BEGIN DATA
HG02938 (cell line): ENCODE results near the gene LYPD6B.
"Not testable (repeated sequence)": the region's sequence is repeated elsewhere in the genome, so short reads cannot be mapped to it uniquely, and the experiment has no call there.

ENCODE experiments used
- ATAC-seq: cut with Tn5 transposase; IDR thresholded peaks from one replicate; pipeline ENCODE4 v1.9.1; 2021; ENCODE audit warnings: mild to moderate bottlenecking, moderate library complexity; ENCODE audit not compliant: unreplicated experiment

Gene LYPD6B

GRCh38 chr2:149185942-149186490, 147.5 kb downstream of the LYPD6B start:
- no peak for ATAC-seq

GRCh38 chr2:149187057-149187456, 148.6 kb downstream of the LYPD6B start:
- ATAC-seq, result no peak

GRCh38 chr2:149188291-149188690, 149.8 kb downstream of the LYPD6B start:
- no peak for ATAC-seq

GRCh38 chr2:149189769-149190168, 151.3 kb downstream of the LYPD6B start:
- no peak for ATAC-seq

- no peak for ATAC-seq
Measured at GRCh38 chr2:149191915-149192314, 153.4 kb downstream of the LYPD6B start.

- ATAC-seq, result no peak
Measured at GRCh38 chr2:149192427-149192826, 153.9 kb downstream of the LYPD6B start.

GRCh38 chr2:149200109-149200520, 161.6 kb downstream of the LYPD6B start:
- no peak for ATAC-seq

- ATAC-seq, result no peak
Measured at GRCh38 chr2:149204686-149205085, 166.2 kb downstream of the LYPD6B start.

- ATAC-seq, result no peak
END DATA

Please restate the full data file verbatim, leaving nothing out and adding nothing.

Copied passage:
HG02938 (cell line): ENCODE results near the gene LYPD6B.
"Not testable (repeated sequence)": the region's sequence is repeated elsewhere in the genome, so short reads cannot be mapped to it uniquely, and the experiment has no call there.

ENCODE experiments used
- ATAC-seq: cut with Tn5 transposase; IDR thresholded peaks from one replicate; pipeline ENCODE4 v1.9.1; 2021; ENCODE audit warnings: mild to moderate bottlenecking, moderate library complexity; ENCODE audit not compliant: unreplicated experiment

Gene LYPD6B

GRCh38 chr2:149185942-149186490, 147.5 kb downstream of the LYPD6B start:
- no peak for ATAC-seq

GRCh38 chr2:149187057-149187456, 148.6 kb downstream of the LYPD6B start:
- ATAC-seq, result no peak

GRCh38 chr2:149188291-149188690, 149.8 kb downstream of the LYPD6B start:
- no peak for ATAC-seq

GRCh38 chr2:149189769-149190168, 151.3 kb downstream of the LYPD6B start:
- no peak for ATAC-seq

- no peak for ATAC-seq
Measured at GRCh38 chr2:149191915-149192314, 153.4 kb downstream of the LYPD6B start.

- ATAC-seq, result no peak
Measured at GRCh38 chr2:149192427-149192826, 153.9 kb downstream of the LYPD6B start.

GRCh38 chr2:149200109-149200520, 161.6 kb downstream of the LYPD6B start:
- no peak for ATAC-seq

- ATAC-seq, result no peak
Measured at GRCh38 chr2:149204686-149205085, 166.2 kb downstream of the LYPD6B start.

- ATAC-seq, result no peak